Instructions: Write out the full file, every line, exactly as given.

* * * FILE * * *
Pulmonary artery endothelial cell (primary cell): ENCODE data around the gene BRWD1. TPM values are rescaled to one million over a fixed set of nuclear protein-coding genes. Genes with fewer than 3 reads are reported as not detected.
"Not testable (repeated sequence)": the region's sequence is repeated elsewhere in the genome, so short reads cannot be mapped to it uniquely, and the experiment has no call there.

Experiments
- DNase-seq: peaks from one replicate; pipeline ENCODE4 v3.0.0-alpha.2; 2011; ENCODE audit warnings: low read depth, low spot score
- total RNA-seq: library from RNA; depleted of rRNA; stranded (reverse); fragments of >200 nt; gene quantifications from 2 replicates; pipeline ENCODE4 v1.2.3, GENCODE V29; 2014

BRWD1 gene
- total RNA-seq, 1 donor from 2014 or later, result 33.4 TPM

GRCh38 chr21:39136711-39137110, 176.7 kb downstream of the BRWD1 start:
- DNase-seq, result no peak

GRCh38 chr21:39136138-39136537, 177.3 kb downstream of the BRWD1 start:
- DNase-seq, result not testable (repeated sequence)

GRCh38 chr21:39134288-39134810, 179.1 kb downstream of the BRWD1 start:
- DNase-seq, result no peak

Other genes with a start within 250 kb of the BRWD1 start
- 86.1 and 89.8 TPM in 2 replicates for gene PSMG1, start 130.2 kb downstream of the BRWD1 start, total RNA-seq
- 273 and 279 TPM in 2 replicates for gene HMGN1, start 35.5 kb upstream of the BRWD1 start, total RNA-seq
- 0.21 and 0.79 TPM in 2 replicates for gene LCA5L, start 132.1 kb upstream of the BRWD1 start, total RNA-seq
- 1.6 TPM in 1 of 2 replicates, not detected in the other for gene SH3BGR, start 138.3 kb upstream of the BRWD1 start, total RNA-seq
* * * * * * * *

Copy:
Pulmonary artery endothelial cell (primary cell): ENCODE data around the gene BRWD1. TPM values are rescaled to one million over a fixed set of nuclear protein-coding genes. Genes with fewer than 3 reads are reported as not detected.
"Not testable (repeated sequence)": the region's sequence is repeated elsewhere in the genome, so short reads cannot be mapped to it uniquely, and the experiment has no call there.

Experiments
- DNase-seq: peaks from one replicate; pipeline ENCODE4 v3.0.0-alpha.2; 2011; ENCODE audit warnings: low read depth, low spot score
- total RNA-seq: library from RNA; depleted of rRNA; stranded (reverse); fragments of >200 nt; gene quantifications from 2 replicates; pipeline ENCODE4 v1.2.3, GENCODE V29; 2014

BRWD1 gene
- total RNA-seq, 1 donor from 2014 or later, result 33.4 TPM

GRCh38 chr21:39136711-39137110, 176.7 kb downstream of the BRWD1 start:
- DNase-seq, result no peak

GRCh38 chr21:39136138-39136537, 177.3 kb downstream of the BRWD1 start:
- DNase-seq, result not testable (repeated sequence)

GRCh38 chr21:39134288-39134810, 179.1 kb downstream of the BRWD1 start:
- DNase-seq, result no peak

Other genes with a start within 250 kb of the BRWD1 start
- 86.1 and 89.8 TPM in 2 replicates for gene PSMG1, start 130.2 kb downstream of the BRWD1 start, total RNA-seq
- 273 and 279 TPM in 2 replicates for gene HMGN1, start 35.5 kb upstream of the BRWD1 start, total RNA-seq
- 0.21 and 0.79 TPM in 2 replicates for gene LCA5L, start 132.1 kb upstream of the BRWD1 start, total RNA-seq
- 1.6 TPM in 1 of 2 replicates, not detected in the other for gene SH3BGR, start 138.3 kb upstream of the BRWD1 start, total RNA-seq